The perpetually thirsty Paul Staines and his rabble at the Guido Fawkes blog thought they were on to a winner after Mil The Younger visited a microbrewery in Hackney last week and sampled the product. With a nod to one of their heroes, the legendarily foul mouthed Paul Dacre, they proudly announced “The Man Who Hated Bitter”, claiming that Miliband had not enjoyed the brew he sampled.
Nah, I'm not as interested in craft beer as getting ratarsed, shit no, news, yeah, about getting legless, bollocks no, politicians bang to rights. While getting pissed. Oh sod it
Sadly, quite apart from the debateable evidence – the video doesn’t prove anything one way or the other – the story is another example of the Fawkes folks failing to do their homework. A little application of the ancient and mysterious act known as “five minutes’ Googling” followed by a little background reading, tells you that what was offered to the Labour leader was not “bitter”.
I don't drink bitter, cos I'm on telly!
Miliband had visited the Five Points Brewing Company, whose range of beers, as befits a craft brewery, is not constrained by labels such as “bitter”, although they do produce a pale beer, Five Points Pale, which could be described thus, although that would be to do it an injustice, as this is a meeting of British and North American styles, using hops from the US West Coast.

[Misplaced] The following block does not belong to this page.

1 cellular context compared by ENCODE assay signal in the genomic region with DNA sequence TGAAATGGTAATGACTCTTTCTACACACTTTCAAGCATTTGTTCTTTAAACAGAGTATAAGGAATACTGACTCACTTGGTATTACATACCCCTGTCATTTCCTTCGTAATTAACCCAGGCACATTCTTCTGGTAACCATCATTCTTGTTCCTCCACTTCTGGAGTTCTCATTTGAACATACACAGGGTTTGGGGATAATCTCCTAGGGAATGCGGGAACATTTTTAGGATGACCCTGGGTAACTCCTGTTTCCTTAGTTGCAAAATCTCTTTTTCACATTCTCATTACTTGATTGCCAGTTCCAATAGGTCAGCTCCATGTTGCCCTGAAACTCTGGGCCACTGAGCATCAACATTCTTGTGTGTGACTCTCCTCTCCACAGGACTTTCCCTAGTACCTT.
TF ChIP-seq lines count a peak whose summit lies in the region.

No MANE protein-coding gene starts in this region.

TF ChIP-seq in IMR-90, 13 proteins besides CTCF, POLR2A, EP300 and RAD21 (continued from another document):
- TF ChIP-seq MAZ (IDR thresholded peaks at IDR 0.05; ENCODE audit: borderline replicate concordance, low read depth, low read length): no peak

Wrong again, lads ...
But that was not the beer sampled by the Labour leader, as the Five Points Twitter feed confirmed – on several occasions. It is clear from the video, and all the photos, that the beer was too dark to be called “bitter”. True, there are darker bitters produced – Barnsley Bitter from the Oakwell Brewery is one such – but this was yet darker. That should have given the Fawkes rabble a clue.
... here's the correct information
Or rather, it should have given a clue to anyone who knew their beer styles, which The Great Guido gives every sign of not doing. What was offered to Ed Miliband was Hook Island Red, a red rye ale brewed to an ABV of 6%, promising “lots of interesting tastes and aromas”. This, just in case the Fawkes folks have still not taken in the information, is not “bitter”.
There are pale beers brewed to that strength – lots of IPAs, such as Out Of Step IPA from Crewe’s own Offbeat Brewery at 5.8%, could at a stretch be called strong “bitter” ales – but anyone calling what Miliband sampled “bitter” would get laughed out of court by even semi-serious craft beer lovers. For people who consume so much in the way of alcoholic beverages, Staines and Co are worryingly clueless.
So back to the classroom for The Great Guido. Another fine mess, once again.